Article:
end

• State

• (Representation of) a physical configureation

• Node

• Data structure constituting part of a search tree

• Includes parent, children, depth, path cost g(x)

• States do not have parents, children, depth, or path cost!

function TREE-SEARCH (problem, fringe) returns a solution, or failure

fringe INSERT(MAKE-NODE(INITIAL-STATE[problem]), fringe)

loop do

if fringe is empty then return false

node  REMOVE-FRONT(fringe)

if GOAL-TEST[problem] applied to STATE(node) succeeds returnnode

fringe  INSERTALL(EXPAND(node, problem), fringe)

function EXPAND (node, problem) returns a set of states

successors  the empty set

for each action, resultin SUCCESSOR-FN[problem](STATE[node]) do

s  a new NODE

PARENT-NODE[s]  node; ACTION[s]  action; STATE(s)  result

PATH-COST[s]  PATH-COST[node] + STEP-COST(node, action, s)

DEPTH[s]  DEPTH[node] + 1

return successors

• A strategy is defined by picking the order of node expansion

• Strategies are evaluated along the following dimensions:

• Completeness – does it always find a solution if one exists?

• Time complexity – number of nodes generated/expanded

• Space complexity – maximum nodes in memory

• Optimality – does it always find a least cost solution?

• Time and space complexity are measured in terms of:

• b – maximum branching factor of the search tree

• d – depth of the least-cost solution

• m – maximum depth of the state space (may be infinite)

• Uninformed strategies use only the information available in the problem definition

• Uniform-cost search

• Depth-first search

• Depth-limited search

• Iterative deepening search

• Expand shallowest unexpanded node

• Implementation:

• Fringe is a FIFO queue, i.e., new successors go at end

• Execute first few expansions of Arad to Bucharest using Breadth-first search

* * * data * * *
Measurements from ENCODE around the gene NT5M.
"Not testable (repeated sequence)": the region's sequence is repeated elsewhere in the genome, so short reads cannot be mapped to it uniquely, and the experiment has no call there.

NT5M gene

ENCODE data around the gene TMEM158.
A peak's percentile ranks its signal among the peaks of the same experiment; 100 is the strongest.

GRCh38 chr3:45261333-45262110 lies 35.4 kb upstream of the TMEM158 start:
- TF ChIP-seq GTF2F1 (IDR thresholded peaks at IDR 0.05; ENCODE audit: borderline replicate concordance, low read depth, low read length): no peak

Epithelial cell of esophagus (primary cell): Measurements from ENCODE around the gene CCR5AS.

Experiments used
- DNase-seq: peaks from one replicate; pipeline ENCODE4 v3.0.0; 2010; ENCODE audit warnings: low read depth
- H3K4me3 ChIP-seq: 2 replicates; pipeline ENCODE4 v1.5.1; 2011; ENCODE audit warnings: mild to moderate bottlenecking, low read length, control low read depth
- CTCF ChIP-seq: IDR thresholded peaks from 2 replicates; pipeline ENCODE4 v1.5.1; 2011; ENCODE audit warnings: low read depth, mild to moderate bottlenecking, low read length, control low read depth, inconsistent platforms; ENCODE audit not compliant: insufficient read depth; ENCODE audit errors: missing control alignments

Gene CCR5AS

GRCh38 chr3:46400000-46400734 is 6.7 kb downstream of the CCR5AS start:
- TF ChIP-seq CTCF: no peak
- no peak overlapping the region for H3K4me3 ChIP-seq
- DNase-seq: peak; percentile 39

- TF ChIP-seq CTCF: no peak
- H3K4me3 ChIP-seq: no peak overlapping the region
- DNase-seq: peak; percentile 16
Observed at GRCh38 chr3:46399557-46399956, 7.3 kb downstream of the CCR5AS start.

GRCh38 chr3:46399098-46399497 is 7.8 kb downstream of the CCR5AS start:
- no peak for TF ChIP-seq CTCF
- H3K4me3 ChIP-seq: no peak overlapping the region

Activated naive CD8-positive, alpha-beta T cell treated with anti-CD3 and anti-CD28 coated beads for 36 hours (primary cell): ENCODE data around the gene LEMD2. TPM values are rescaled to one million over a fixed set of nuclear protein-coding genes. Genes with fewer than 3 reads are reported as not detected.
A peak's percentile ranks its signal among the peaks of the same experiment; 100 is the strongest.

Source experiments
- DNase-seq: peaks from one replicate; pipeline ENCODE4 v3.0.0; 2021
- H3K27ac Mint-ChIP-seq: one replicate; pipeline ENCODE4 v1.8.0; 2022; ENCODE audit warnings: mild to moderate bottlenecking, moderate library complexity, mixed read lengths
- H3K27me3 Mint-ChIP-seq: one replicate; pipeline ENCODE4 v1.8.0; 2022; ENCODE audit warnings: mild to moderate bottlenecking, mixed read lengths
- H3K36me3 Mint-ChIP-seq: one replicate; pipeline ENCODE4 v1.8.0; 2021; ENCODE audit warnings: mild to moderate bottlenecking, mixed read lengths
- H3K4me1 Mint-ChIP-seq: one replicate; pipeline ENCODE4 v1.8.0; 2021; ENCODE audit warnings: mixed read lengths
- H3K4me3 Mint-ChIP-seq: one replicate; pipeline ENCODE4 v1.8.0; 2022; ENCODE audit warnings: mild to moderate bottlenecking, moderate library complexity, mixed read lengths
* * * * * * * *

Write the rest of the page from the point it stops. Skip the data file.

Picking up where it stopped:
• Complete?? Yes (if b is finite)

• Time?? 1 + b + b2 + … + bd + b(bd-1) = O(bd+1), i.e., exp in d

• Space?? O(bd+1) (keeps every node in memory)

• Optimal?? If cost = 1 per step, not optimal in general

• Space is the big problem; can easily generate nodes at 10 MB/s, so 24hrs = 860GB!

• Expand least-cost unexpanded node

• Implementation:

• Fringe = queue ordered by path cost

• Complete?? If step cost ≥ε

• Time?? # of nodes with g ≤ cost of optimal solution, O(bC/ ε), where C is the cost of the optimal solution

• Space?? # of nodes with g ≤ cost of optimal solution, O(bC/ ε)

• Optimal?? Yes–nodes expanded in increasing order of g(n)

• Execute first few expansions of Arad to Bucharest using Uniform-first search

• Expand deepest unexpanded node

• Implementation:

• Fringe = LIFO queue, i.e., a stack

• Execute first few expansions of Arad to Bucharest using Depth-first search

• Complete??

• Time??

• Space??

• Optimal??

• Complete??

• No: fails in infinite-depth spaces, spaces with loops.

• Can be modified to avoid repeated states along path  complete in finite spaces

• Time??

• O(bm): terrible if m is much larger than d, but if solutions are dense, may be much faster than breadth-first

• Space??

• O(bm), i.e., linear space!

• Optimal??

• No

• Depth-first search with depth limit l

• i.e., nodes at depth l have no successors

function DEPTH-LIMITED-SEARCH (problem, limit) returns soln/fail/cutoff

RECURSIVE-DLS(MAKE-NODE(INITIAL-STATE[problem], problem, limit)

function RECURSIVE-DLS (node, problem, limit) returns soln/fail/cutoff

cutoff-occurred?  false

if GOAL-TEST[problem](STATE[node]) then return node

else if DEPTH[node] = limitthen return cutoff

else for each successor in EXPAND(node, problem) do

result  RECURSIVE-DLS(successor, problem, limit)

if result = cutoffthen cutoff-occurred?  true

else if result≠ failurethen return result

if cutoff-occurred? then returncutoffelse return failure

• Complete??

• Time??

• Space??

• Optimal??

function ITERATIVE-DEEPENING-SEARCH(problem) returns a solution

inputs: problem, a problem

for depth 0 to∞ do

result  DEPTH-LIMITED-SEARCH(problem, depth)

ifresult ≠ cutoffthen returnresult

end

• Complete??

• Time??

• Space??

• Optimal??

• Complete??

• Yes

• Time??

• (d+1)b0 + db1 + (d-1)b2 + … bd = O(bd)

• Space??

• O(bd)

• Optimal??

• If step cost = 1

• Can be modified to explore uniform-cost tree

• All tree searching techniques are more alike than different

• Breadth-first has space issues, and possibly optimality issues

• Uniform-cost has space issues

• Depth-first has time and optimality issues, and possibly completeness issues

• Depth-limited search has optimality and completeness issues

• Iterative deepening is the best uninformed search we have explored

• Next class we study informed searches